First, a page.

A Major League Baseball stadium will be using computer vision to detect weapons as fans enter.

What’s new: A system called Hexwave will look for firearms, knives, and explosives carried by baseball fans who visit Camden Yards, home field of the Baltimore Orioles, The Baltimore Sun reported. The system will be tested during certain games in the coming baseball season.

How it works: Developed by MIT Lincoln Lab and licensed to Liberty Defense Holdings, a security firm, Hexwave scans passing bodies and alerts guards to potential threats even if they’re concealed by clothing or luggage. It can scan 1,000 people per hour.

  • The system scans visitors with microwaves, which penetrate a variety of materials, as they walk past an antenna array. It constructs a 3D image of the body in real time.
  • A machine learning model interprets the imagery. In addition to weapons, it recognizes benign objects like keys and coins so visitors don’t have to empty pockets and bags. If it recognizes a potential threat, the system alerts the security guard and outlines the threat on a display.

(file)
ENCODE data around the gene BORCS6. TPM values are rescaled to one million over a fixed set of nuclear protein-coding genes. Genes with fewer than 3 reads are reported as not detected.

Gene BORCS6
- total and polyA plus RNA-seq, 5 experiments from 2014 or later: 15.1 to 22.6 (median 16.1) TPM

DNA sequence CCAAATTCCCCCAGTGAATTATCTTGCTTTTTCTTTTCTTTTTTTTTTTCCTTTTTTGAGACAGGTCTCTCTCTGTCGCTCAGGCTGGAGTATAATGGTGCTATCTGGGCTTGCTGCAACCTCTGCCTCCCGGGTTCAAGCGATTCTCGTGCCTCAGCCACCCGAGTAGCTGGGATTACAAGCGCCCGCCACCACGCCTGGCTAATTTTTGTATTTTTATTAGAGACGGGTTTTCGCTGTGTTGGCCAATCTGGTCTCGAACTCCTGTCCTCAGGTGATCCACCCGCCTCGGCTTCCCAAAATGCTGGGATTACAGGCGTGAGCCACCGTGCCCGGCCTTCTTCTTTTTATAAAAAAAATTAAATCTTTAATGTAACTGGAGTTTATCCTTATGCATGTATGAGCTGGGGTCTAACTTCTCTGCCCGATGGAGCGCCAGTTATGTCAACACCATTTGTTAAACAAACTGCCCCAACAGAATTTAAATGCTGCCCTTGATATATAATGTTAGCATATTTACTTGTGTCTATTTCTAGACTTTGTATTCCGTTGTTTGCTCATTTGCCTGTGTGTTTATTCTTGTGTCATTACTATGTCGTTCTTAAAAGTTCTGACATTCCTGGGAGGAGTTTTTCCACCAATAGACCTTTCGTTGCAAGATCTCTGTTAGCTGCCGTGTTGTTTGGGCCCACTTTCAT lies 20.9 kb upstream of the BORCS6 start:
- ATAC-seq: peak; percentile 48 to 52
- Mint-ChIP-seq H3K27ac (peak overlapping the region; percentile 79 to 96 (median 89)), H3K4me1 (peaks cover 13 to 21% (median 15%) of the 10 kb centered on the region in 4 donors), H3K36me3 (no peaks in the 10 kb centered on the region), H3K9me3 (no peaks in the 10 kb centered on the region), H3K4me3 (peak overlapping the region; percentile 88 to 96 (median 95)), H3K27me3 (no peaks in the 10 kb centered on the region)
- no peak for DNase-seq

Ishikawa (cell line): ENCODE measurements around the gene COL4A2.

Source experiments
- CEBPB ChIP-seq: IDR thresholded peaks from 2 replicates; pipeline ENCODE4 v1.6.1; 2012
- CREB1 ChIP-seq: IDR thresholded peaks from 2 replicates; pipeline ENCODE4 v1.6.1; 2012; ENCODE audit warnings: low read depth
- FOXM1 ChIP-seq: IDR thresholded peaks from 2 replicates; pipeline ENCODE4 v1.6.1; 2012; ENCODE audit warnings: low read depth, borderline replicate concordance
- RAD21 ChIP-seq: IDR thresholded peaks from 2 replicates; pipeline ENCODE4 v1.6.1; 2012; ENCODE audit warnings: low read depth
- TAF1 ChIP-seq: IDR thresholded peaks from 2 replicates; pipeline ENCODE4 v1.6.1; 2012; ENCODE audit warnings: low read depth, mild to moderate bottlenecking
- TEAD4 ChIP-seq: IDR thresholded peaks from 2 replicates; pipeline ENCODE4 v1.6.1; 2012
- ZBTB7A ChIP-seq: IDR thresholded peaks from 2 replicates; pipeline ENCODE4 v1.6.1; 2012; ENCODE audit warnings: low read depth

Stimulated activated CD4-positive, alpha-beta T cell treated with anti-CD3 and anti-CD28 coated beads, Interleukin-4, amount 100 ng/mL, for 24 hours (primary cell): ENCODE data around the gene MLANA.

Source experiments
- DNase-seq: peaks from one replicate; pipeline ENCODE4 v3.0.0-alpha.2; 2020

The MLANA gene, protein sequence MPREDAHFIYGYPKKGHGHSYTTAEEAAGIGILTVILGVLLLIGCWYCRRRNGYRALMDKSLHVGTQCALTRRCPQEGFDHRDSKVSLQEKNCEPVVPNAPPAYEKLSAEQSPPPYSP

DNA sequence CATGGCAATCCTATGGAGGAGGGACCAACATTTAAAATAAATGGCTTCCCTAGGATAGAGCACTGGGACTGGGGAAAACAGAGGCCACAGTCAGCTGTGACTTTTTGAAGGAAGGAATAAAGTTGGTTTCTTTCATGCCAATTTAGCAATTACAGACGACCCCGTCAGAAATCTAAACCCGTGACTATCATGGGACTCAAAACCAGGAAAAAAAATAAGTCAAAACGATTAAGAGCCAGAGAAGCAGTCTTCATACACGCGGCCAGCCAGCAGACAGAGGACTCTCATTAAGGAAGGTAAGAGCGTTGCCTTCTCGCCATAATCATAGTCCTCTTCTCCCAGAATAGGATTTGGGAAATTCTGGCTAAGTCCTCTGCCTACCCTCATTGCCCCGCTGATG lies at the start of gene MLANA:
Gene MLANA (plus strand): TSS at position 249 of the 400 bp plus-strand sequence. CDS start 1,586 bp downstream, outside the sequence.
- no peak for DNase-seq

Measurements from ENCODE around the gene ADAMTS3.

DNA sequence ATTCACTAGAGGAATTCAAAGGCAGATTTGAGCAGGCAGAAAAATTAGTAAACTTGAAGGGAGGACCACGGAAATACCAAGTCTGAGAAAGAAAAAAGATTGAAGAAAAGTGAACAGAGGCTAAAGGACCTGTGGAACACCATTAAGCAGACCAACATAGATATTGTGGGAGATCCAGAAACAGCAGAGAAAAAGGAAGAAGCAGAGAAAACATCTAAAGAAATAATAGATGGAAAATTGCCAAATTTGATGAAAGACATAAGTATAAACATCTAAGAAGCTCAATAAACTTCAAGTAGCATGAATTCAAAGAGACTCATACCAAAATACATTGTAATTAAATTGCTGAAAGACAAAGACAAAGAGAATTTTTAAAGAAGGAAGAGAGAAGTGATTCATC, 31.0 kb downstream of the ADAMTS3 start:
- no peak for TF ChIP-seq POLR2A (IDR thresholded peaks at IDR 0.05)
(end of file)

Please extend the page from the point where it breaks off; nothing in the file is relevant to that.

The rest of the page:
• Liberty Defense Holdings plans to start selling Hexwave this year. The company previously tested the system at sporting arenas in Munich and Vancouver and a U.S. shopping mall chain.

Behind the news: A small but growing number of public venues implement AI solutions to enhance security and cut wait times.

  • A system from Omnilert was trained to recognize firearms in surveillance imagery using simulations from video game software, scenes from action movies, and videos of employees holding toy or real guns. A number of universities, retailers, and other workplaces use it.
  • Several U.S. airports use machine learning models to confirm traveler’s identities and reduce wait times as they board international flights and cross borders.

Why it matters: Traditional security checkpoints can be slow, intrusive, and ineffective. AI stands to make them not only more effective but also much more efficient.

We’re thinking: Neither Liberty Defense Holdings nor MIT Lincoln Lab provides independent validation of the system’s performance. In an era when the AI community is grappling with the technology’s potential for harm, it’s incumbent on companies that offer systems that evaluate individual behavior to demonstrate their products’ accuracy and fairness before putting them into widespread use.

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